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Jobs in the Time of Corona: Acing the Video Interview

June 18, 2020

by Devra Sigle Hermosilla, Assistant Dean of Career and Professional Development

Even as the world starts to slowly reopen, it seems pretty clear that most job interviews in these times will continue to be held via telephone or video-conference for the foreseeable future. The good news is that, unlike three months ago, most legal professionals are getting pretty used to video tools and will not be turned off by this format.

Here are some tips to help you ace your video interview:

  • Create good lighting. I have found it very difficult to find the right lighting balance during my zoom calls - fighting against my transition glasses if I face the window or the shadowy blob if the window is behind me. Neither of these looks would be ideal for a job interview. To avoid looking shadowy or unfocused, test well ahead of the interview to find a spot that shows your face clearly. You can employ some additional lighting industry tips to make you look even better, such as using a special light for this purpose, placing a lamp behind and to the side of your computer, or even placing a white piece of paper on the desk to reflect light up toward your face.
  • Simulate sitting across the table. Set your camera slightly above eye-level and at an appropriate distance so that the top one third of your torso (chest up) is showing. This most closely looks like you are literally sitting across the table from the interviewer. Placing the camera too low is not very attractive, too close is sort of creepy, and looking down or sideways or at the ceiling looks sloppy. Nobody can tell that you’ve stacked your text books and cereal boxes under your laptop to bring it to the right height and you will come across to the interviewer as comfortable and put together.
  • Avoid distracting backgrounds. Once you find your good light and angle (see bullets above), then clear out the line of vision from any distractions or inappropriate items. Your future employer will judge you based on what they see in the background. Make sure the space is tidy, clean, and as simple and free of items as possible. Close the bathroom door. If you really have an awful space for this, then consider using a very simple zoom background that is not cheesy or ridiculous. Lewis & Clark Law School has some campus backgrounds if all else fails.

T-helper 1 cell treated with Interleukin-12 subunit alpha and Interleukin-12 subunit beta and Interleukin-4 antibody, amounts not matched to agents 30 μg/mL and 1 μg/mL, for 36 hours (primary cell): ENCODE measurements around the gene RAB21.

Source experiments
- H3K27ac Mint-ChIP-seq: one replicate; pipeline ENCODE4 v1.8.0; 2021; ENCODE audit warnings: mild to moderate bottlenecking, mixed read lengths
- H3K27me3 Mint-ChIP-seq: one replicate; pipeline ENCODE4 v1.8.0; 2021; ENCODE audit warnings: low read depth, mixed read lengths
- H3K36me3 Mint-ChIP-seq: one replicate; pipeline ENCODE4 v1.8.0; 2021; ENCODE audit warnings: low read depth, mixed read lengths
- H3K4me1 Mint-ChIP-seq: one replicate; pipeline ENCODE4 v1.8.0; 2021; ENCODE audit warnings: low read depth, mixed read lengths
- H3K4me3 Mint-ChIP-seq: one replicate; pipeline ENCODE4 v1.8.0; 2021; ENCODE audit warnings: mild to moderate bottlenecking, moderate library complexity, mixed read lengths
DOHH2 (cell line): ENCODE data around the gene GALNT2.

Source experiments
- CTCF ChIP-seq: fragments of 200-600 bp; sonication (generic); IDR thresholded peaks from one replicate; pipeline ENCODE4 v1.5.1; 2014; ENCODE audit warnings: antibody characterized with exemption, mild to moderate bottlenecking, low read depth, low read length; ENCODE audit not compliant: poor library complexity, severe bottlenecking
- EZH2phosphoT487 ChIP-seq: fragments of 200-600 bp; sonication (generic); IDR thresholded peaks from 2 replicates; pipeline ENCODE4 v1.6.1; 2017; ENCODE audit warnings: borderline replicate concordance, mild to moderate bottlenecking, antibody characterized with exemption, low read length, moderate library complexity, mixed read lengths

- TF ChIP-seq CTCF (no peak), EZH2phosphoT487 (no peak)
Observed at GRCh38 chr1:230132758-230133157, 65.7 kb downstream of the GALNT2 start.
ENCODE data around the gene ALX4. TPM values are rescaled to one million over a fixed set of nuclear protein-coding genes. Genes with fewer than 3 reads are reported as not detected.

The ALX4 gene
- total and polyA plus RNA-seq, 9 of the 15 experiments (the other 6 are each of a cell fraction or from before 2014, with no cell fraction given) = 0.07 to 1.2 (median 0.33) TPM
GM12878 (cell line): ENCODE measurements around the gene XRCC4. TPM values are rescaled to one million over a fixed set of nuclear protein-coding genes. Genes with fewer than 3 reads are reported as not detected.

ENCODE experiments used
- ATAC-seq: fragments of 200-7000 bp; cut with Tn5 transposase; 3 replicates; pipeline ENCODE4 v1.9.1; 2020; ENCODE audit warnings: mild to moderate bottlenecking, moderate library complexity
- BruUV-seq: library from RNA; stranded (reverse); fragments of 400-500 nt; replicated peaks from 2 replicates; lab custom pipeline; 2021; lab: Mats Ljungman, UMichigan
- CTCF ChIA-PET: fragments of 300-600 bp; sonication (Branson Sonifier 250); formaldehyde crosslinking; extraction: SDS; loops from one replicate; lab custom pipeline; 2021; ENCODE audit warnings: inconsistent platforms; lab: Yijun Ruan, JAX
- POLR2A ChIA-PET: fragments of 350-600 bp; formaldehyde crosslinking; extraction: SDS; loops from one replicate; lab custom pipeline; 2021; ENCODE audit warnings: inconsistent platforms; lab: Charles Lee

• Test your audio. Make sure your audio is working. Do a test call. If you don’t have anyone to test with, Career Services will be more than happy to do a test run with you to make sure you look and sound great.
  • Prepare for technical glitches. Make sure you have a good number to call if the video plan goes haywire. Also, add your name and a professional, interview-like photograph to your Zoom, Meets, or other video profile so that the interviewers can still see your confident, smiling face on their screen even if technical issues require you to go voice only. 
  • Clear the bandwidth. Turn off all other Internet usage items, especially if you’ve been experiencing technical problems with video conferencing.
  • Look at the camera, not your face. This is the hardest thing ever but it is really important to make “eye contact” with your interviewer. Try to look straight into your camera rather than over at your own video. Drag your own image as close to the camera as possible so that your focus appears to be on the camera regardless and, if you must put a sticky note over your own face to stop yourself from staring, then do so.
  • Be enthusiastic. It is harder to convey confidence and enthusiasm over the phone or video, so make sure to keep your face pleasant and interested. One way to convey interest is to lean in slightly toward the speaker with straight posture. Also, speak clearly and succinctly because any slight garble may be exaggerated on this platform.
  • Traditional interview protocol applies. Be prepared. Dress like a lawyer for the interview (top and bottom, thank you). Practice your answers and bring your own list of questions. Be on time. Do not eat or drink anything during the interview - but have a cup of water nearby in case you start coughing or something. The virtual twist is that you will additionally need to banish all distractions. Turn off your phone’s ringer and send your dog and roommates outside. 
  • Don’t freak out. If, during the interview, your significant other walks across the room in their undies, just ride it out. Have a little humor. We’re all in the same boat!

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